It seems everywhere you go, some well-meaning person has an opinion on your job search strategy. And no part of your career game is more riddled with myths and misinformation than that of crafting your resume. Don’t be bowled over by outdated or obsolete opinions. We’re here to help you separate the fact from the fiction.
Myth #1: ”The Resume is Dead.”
How many times have we heard this? It makes for a catchy, controversial headline, but it is far from fact.
Truth: With LinkedIn, infographic resumes and other online vehicles, resumes may not be the only employment document now—as it was back in the day. But it is still the most critical tool job seekers possess! When a company is interested in you, they don’t ask for your blog, video, or website, they will still ask for your resume.
Myth #2: “The purpose of a resume is to get a job.”
Truth: The purpose of a resume is to get an interview. No one is going to hire you until they meet you face-to-face and can get to know you. They want to picture how you will perform on the job and fit in with their team.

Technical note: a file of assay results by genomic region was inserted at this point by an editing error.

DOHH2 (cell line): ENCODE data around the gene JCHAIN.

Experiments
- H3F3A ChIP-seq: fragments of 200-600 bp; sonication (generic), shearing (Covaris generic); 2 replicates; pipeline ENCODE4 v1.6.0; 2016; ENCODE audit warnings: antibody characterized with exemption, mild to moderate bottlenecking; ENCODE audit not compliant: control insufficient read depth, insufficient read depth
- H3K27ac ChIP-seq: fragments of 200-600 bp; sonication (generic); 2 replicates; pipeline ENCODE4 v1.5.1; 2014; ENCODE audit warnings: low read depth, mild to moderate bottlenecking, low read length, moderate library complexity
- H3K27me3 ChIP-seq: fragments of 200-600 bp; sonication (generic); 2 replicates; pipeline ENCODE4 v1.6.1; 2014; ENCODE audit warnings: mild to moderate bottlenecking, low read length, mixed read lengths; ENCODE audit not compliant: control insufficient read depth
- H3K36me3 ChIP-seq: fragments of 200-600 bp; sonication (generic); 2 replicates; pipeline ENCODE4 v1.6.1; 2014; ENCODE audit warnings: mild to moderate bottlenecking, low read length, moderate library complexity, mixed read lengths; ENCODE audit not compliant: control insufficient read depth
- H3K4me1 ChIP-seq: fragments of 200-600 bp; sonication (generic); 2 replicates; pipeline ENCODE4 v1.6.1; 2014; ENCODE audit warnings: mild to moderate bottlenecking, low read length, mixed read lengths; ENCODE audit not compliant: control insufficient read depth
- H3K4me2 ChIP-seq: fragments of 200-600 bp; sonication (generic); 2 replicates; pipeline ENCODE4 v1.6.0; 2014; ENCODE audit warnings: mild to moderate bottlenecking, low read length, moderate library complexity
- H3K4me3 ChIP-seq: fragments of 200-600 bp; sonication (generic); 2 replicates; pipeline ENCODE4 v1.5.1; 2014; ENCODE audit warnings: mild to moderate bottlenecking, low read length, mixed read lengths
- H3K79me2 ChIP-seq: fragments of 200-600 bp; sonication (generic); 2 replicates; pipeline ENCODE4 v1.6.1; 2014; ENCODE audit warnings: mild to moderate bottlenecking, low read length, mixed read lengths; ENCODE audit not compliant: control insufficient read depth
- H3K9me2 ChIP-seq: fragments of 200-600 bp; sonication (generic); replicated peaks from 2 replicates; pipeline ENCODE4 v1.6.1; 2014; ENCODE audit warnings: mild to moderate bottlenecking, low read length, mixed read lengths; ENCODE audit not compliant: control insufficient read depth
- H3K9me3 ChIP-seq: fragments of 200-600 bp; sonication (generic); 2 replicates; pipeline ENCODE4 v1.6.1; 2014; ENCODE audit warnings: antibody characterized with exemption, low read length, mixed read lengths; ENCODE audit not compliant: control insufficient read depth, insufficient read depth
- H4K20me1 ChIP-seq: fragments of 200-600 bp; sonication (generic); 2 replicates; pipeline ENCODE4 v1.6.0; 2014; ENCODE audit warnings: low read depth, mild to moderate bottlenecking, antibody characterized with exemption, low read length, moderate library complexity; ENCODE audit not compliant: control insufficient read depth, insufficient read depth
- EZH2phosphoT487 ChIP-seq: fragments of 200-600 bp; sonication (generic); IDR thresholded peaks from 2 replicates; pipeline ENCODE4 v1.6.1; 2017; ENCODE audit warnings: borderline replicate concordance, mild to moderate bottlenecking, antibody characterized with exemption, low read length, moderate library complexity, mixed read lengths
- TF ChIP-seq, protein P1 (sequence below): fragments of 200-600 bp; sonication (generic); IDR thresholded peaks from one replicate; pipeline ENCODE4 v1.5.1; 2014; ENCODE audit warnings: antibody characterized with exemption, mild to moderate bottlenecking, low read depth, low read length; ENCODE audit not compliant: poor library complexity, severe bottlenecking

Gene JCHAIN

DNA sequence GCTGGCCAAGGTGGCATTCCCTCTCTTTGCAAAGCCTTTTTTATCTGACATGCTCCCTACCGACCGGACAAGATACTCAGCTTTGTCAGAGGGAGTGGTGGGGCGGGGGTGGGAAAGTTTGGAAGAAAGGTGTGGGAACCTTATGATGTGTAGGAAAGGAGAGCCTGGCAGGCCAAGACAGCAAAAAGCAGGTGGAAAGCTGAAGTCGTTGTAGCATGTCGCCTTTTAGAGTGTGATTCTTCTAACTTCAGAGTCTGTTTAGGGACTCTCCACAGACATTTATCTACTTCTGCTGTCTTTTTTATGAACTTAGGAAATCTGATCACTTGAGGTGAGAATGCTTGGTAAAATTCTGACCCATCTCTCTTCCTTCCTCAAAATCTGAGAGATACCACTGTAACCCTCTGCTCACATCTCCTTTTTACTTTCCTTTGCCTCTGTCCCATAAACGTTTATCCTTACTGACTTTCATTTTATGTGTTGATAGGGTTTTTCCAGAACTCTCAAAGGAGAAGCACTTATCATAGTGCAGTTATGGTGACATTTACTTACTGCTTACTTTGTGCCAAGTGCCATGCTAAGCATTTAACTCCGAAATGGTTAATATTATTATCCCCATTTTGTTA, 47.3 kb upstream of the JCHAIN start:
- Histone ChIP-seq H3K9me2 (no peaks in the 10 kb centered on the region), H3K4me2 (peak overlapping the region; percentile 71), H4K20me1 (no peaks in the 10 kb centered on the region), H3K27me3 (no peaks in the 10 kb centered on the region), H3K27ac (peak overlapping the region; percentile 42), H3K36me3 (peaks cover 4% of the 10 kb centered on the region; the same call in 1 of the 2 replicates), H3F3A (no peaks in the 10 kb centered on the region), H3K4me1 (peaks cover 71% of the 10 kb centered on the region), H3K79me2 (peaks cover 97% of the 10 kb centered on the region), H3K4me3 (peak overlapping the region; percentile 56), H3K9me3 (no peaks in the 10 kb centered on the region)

Myth # 3: “The best chance you have to get a job is to send out as many resumes as you can.”
Truth: We call this the “shotgun” approach–and this is how too many job seekers waste an enormous amount of their time. If you don’t take a more surgical approach, and tailor your resume–not only to the industry–but also to the specific organization you’re applying to, it really has little hope of being taken seriously.
Myth # 4: ”The body of my experience paragraphs should highlight my areas of responsibility so they know how important my role was.”
Truth: One sentence or phrase can give them the scope of your work, but the bulk of that critical section should focus on quantified and qualified achievements–in bullets, not paragraphs. Make it easy for the reader to see what you’ve accomplished and to skim your information.
Myth # 5: “A truly ‘professional’ resume should never include color or graphics.”
Truth: A great way to add pop and pizzazz to your resume is through the use of clean design, color and charts or ‘pull-out’ quotes. This depends, of course, on your industry. An artistic field such as advertising is going to give you much of a free hand, than a more traditional industry such as the law–so let your good judgment guide you.
Learn something new? Good! Want more? Great! We’ve got five more ‘truth balls’ rolling down your alley in an upcoming post.